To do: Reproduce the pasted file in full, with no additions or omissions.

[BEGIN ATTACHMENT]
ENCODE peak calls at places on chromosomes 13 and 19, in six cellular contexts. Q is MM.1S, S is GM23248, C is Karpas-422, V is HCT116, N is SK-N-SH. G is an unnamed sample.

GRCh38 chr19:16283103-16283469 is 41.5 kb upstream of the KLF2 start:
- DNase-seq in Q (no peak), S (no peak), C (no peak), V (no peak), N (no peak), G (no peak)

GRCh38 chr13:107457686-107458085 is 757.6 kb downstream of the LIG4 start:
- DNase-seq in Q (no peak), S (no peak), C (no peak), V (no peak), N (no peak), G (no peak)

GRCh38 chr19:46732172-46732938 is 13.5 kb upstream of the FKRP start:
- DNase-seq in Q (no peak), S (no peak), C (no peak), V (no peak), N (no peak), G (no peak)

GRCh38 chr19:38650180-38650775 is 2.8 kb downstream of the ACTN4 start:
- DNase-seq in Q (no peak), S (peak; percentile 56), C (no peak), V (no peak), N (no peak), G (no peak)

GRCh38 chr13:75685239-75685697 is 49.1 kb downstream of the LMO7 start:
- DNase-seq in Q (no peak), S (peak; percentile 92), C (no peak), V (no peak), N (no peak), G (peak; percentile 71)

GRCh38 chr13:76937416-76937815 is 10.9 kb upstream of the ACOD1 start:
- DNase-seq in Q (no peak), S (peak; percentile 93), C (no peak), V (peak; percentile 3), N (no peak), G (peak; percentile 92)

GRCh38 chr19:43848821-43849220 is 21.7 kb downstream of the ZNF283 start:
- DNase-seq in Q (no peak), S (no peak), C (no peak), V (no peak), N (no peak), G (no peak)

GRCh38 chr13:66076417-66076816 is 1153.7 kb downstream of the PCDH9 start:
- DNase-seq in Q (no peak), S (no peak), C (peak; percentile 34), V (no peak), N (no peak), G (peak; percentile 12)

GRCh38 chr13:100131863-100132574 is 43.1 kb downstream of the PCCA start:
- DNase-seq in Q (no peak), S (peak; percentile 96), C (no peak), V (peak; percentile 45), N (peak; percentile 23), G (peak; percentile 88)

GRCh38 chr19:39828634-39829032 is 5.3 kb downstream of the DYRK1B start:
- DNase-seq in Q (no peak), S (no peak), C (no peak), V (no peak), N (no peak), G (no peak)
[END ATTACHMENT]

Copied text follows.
ENCODE peak calls at places on chromosomes 13 and 19, in six cellular contexts. Q is MM.1S, S is GM23248, C is Karpas-422, V is HCT116, N is SK-N-SH. G is an unnamed sample.

GRCh38 chr19:16283103-16283469 is 41.5 kb upstream of the KLF2 start:
- DNase-seq in Q (no peak), S (no peak), C (no peak), V (no peak), N (no peak), G (no peak)

GRCh38 chr13:107457686-107458085 is 757.6 kb downstream of the LIG4 start:
- DNase-seq in Q (no peak), S (no peak), C (no peak), V (no peak), N (no peak), G (no peak)

GRCh38 chr19:46732172-46732938 is 13.5 kb upstream of the FKRP start:
- DNase-seq in Q (no peak), S (no peak), C (no peak), V (no peak), N (no peak), G (no peak)

GRCh38 chr19:38650180-38650775 is 2.8 kb downstream of the ACTN4 start:
- DNase-seq in Q (no peak), S (peak; percentile 56), C (no peak), V (no peak), N (no peak), G (no peak)

GRCh38 chr13:75685239-75685697 is 49.1 kb downstream of the LMO7 start:
- DNase-seq in Q (no peak), S (peak; percentile 92), C (no peak), V (no peak), N (no peak), G (peak; percentile 71)

GRCh38 chr13:76937416-76937815 is 10.9 kb upstream of the ACOD1 start:
- DNase-seq in Q (no peak), S (peak; percentile 93), C (no peak), V (peak; percentile 3), N (no peak), G (peak; percentile 92)

GRCh38 chr19:43848821-43849220 is 21.7 kb downstream of the ZNF283 start:
- DNase-seq in Q (no peak), S (no peak), C (no peak), V (no peak), N (no peak), G (no peak)

GRCh38 chr13:66076417-66076816 is 1153.7 kb downstream of the PCDH9 start:
- DNase-seq in Q (no peak), S (no peak), C (peak; percentile 34), V (no peak), N (no peak), G (peak; percentile 12)

GRCh38 chr13:100131863-100132574 is 43.1 kb downstream of the PCCA start:
- DNase-seq in Q (no peak), S (peak; percentile 96), C (no peak), V (peak; percentile 45), N (peak; percentile 23), G (peak; percentile 88)

GRCh38 chr19:39828634-39829032 is 5.3 kb downstream of the DYRK1B start:
- DNase-seq in Q (no peak), S (no peak), C (no peak), V (no peak), N (no peak), G (no peak)